Following her twin brother Felix's death and her split with Nathan, her partner of ten years, Greta's physician suggests electroconvulsive therapy to combat her feelings of depression and loneliness. What Greta doesn't expect, however, is that each of the sessions somehow transports her into other versions of herself in one of several alternate time periods, including Greta of 1918 and Greta of 1941. In each of these separate realities, her close family and friends remain consistent, but their lives have played out differently, and Greta gets the feeling that her counterparts are trading places with her and living her 1985 life just as she is spending time in theirs. What happens when the twenty-five procedures have concluded?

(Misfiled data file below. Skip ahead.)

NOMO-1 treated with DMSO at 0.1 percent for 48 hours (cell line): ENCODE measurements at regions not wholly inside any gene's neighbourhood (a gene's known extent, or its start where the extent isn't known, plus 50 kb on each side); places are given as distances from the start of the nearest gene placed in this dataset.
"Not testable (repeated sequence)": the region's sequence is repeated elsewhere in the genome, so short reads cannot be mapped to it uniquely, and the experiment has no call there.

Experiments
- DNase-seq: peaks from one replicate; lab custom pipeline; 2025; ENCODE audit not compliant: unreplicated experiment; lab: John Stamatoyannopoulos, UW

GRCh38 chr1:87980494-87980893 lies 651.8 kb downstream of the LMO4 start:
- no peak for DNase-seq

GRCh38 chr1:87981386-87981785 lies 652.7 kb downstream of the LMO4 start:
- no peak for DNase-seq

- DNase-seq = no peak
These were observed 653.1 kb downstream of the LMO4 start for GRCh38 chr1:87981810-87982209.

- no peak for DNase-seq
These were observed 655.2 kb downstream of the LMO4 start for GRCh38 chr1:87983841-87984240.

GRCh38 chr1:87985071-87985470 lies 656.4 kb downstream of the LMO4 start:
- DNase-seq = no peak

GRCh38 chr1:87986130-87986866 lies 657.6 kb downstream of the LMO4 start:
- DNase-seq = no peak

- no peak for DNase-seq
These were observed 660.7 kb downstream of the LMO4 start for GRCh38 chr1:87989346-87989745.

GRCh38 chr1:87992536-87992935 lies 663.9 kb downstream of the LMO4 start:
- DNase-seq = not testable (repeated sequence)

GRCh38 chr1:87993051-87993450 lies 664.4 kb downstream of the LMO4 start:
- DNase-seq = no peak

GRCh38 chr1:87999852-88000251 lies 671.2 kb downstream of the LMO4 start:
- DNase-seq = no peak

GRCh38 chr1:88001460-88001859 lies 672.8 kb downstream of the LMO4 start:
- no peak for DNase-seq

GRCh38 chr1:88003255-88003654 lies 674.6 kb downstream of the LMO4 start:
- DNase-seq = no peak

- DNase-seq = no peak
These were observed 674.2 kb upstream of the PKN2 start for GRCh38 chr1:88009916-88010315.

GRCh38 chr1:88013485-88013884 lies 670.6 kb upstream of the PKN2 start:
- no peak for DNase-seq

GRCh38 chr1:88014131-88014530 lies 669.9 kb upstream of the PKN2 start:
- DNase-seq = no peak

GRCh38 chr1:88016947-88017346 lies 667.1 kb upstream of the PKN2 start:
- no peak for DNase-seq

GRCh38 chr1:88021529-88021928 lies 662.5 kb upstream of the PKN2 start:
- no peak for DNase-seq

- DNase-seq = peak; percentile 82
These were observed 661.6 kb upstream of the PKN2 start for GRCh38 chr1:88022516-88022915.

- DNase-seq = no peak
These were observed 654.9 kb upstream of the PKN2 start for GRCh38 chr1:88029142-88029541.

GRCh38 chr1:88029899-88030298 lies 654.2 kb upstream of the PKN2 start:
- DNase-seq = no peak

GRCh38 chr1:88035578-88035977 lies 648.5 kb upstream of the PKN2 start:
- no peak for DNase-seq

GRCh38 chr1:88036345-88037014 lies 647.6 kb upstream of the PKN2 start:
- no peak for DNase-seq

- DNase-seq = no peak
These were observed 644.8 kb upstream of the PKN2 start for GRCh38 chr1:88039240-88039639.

I really relish stories about time travel, although I suppose Greta's experience is something more like dimension travel. I wondered constantly about the other Gretas and what they were thinking and feeling. I was sort of expecting them leave notes for one another or otherwise attempt to communicate in some way, if only to share the feeling of "WOW! Isn't this crazy what is happening to us?" I enjoyed the book, though it fell a little short of "unputdownable."